Ronald Brownstein Once Predicted Dean Would Win
Brownstein writes a fairly uninteresting column once a week for the Times. Steve Lopez, he is not. Hell, he's not a George Skelton either.
He's been a political writer for a long time now, and occasionally he does have good judgment. The night before the 2004 election, he hinted that George W. Bush would probably win.
But often he wildly overestimates the power of liberal ideas in the current American political spectrum. He's inclined to believe the Internet has changed everything politically, or, if it hasn't, it's about to.
Brownstein is back in the old rut this morning, April 25, saying the Internet could generate a potent Third Party movement in this country, and fairly soon.
He cites Dean's success in raising money on the Internet, and he quotes Dean's old campaign manager, Joe Trippi, as saying that maybe next time, it will be able to ignite a voter's surge for a Third Party.
Well, I confess that as a Times political writer I occasionally indulged in Third Party fantasties as well. Once I went up to Oregon to interview a former governor who had Third Party thoughts. Of course, nothing came of them. The Third Parties in American history have sometimes had men of talent as their candidates, like the socialist Norman Thomas, but usually they were well out of the political mainstream. Henry Wallace comes to mind as a Third Party candidate who did far less well than predicted in 1948. Even George Wallace fell short of his potential.
The two-party system has, in fact, often proved to have resilience in the nation, in part, as Brownstein to his credit does mention this morning, because the electoral college voting system tends to keep Third Parties from assembling the critical mass necessary to win.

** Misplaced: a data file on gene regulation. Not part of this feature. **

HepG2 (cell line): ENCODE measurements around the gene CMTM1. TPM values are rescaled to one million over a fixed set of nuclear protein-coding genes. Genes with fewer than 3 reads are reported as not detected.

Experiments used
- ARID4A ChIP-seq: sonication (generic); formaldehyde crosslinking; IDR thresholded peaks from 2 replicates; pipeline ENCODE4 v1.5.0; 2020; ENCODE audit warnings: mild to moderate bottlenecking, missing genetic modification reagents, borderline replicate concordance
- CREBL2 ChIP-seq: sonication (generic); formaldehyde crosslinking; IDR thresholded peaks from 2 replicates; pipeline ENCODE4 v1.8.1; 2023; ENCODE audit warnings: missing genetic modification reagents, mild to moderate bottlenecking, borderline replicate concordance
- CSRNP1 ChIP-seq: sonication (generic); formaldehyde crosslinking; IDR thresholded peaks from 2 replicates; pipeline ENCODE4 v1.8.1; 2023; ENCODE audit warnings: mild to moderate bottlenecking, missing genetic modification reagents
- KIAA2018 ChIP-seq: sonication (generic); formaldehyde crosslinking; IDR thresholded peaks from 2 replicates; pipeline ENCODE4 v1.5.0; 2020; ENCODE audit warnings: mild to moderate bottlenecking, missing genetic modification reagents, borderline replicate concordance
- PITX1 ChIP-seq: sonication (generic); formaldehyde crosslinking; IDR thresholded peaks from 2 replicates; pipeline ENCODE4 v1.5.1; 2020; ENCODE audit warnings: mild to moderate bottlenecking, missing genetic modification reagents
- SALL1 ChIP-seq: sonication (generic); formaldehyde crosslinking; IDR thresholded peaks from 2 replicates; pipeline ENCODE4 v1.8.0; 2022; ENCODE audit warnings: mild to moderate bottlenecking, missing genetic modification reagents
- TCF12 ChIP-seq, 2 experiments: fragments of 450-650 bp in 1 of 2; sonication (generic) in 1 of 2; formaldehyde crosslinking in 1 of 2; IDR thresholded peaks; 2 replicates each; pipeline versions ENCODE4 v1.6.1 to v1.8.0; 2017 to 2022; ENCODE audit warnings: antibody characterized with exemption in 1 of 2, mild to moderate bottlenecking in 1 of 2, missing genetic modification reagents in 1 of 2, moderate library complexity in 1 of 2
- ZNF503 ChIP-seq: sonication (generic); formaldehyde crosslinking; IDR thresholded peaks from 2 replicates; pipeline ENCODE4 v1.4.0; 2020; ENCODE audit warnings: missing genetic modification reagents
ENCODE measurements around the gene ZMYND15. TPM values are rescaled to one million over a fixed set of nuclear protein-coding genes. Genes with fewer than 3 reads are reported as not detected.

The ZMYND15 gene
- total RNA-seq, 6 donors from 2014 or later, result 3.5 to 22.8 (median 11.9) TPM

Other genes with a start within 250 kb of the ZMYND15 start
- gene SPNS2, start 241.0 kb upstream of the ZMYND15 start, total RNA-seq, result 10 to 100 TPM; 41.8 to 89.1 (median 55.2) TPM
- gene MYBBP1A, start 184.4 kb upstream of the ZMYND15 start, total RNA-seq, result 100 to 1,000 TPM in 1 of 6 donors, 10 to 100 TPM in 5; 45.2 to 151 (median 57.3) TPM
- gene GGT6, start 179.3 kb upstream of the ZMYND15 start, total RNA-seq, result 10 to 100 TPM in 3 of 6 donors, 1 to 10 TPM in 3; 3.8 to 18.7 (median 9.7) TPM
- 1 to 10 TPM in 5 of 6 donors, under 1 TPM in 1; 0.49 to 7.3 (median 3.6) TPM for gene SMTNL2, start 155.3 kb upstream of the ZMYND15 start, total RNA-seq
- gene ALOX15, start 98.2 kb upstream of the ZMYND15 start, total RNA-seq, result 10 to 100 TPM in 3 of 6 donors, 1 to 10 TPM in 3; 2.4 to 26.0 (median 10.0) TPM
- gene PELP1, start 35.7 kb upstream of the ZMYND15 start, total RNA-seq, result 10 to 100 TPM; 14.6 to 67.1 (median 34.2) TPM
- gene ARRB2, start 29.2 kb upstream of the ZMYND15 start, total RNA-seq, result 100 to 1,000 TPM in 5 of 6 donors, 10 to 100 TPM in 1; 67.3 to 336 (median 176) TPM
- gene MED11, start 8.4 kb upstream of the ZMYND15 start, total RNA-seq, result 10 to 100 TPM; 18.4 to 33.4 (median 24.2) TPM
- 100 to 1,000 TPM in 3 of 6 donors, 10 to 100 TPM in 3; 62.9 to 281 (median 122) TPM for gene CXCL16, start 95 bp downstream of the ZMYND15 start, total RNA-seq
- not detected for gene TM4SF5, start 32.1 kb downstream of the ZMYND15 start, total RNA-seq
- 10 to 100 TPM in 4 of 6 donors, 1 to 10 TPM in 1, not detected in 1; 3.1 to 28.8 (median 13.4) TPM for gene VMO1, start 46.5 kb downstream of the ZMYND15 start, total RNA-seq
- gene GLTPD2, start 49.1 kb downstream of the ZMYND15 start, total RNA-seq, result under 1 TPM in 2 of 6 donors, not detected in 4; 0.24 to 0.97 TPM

What usually happens is that when one party takes a bath, as the Democrats did last year, it develops new faces, or the political situation changes, and the party in power falters.
We saw that after the Goldwater debacle in 1964. Some predicted the demise of the Republican party after Lyndon Johnson won so handily, and Goldwater carried only the Deep South and Arizona. But then Johnson sent a half a million troops to Vietnam, and Reagan emerged as a new face in the Republican party. The very next election, the old Republican standby, Richard M. Nixon, won the presidency, and Reagan was already governor of California, in waiting for the presidency.
No, Brownstein is not apt to be right with his Third Party prediction. And, in his career at the L.A. Times, he hasn't even been right in predicting developments at the paper. He was one of the few members of the Washington bureau who wouldn't sign the petition questioning the policies of CEO Mark Willes shortly before Willes had the paper sold out from underneath him to the Tribune Co.
Labels: Presidential campaigning